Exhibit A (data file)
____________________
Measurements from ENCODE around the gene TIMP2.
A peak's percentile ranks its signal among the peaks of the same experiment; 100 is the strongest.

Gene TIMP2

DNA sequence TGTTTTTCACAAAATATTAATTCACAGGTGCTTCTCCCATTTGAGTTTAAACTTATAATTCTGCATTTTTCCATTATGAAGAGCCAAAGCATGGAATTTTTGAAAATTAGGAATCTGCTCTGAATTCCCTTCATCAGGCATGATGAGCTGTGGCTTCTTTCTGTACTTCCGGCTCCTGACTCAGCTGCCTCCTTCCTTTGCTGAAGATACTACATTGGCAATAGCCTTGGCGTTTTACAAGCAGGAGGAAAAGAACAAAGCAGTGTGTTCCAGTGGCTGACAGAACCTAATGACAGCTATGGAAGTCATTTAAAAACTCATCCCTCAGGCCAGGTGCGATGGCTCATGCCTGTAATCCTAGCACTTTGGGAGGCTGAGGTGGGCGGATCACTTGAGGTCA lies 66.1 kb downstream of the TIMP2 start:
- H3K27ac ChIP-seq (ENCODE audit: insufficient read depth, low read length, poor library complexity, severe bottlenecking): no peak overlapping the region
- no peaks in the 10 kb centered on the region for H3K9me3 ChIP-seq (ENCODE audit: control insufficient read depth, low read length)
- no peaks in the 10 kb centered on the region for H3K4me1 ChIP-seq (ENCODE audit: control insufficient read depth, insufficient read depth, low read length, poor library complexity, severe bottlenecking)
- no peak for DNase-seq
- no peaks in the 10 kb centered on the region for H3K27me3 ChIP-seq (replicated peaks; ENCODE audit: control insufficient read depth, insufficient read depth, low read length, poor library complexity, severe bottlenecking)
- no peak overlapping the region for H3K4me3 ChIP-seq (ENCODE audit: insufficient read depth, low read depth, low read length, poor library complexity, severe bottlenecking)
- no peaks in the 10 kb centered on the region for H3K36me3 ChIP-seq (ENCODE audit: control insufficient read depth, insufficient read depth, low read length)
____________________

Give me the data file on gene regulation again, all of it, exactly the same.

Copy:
Measurements from ENCODE around the gene TIMP2.
A peak's percentile ranks its signal among the peaks of the same experiment; 100 is the strongest.

Gene TIMP2

DNA sequence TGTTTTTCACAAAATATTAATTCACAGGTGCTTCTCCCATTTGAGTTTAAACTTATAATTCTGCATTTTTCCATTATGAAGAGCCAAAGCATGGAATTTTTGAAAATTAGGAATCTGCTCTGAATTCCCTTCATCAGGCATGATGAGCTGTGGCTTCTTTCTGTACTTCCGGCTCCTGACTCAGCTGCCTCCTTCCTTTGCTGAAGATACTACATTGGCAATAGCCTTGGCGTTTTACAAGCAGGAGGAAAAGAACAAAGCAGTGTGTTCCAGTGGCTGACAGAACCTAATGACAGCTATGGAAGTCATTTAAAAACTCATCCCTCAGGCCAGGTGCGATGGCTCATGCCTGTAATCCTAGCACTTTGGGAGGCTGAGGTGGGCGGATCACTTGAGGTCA lies 66.1 kb downstream of the TIMP2 start:
- H3K27ac ChIP-seq (ENCODE audit: insufficient read depth, low read length, poor library complexity, severe bottlenecking): no peak overlapping the region
- no peaks in the 10 kb centered on the region for H3K9me3 ChIP-seq (ENCODE audit: control insufficient read depth, low read length)
- no peaks in the 10 kb centered on the region for H3K4me1 ChIP-seq (ENCODE audit: control insufficient read depth, insufficient read depth, low read length, poor library complexity, severe bottlenecking)
- no peak for DNase-seq
- no peaks in the 10 kb centered on the region for H3K27me3 ChIP-seq (replicated peaks; ENCODE audit: control insufficient read depth, insufficient read depth, low read length, poor library complexity, severe bottlenecking)
- no peak overlapping the region for H3K4me3 ChIP-seq (ENCODE audit: insufficient read depth, low read depth, low read length, poor library complexity, severe bottlenecking)
- no peaks in the 10 kb centered on the region for H3K36me3 ChIP-seq (ENCODE audit: control insufficient read depth, insufficient read depth, low read length)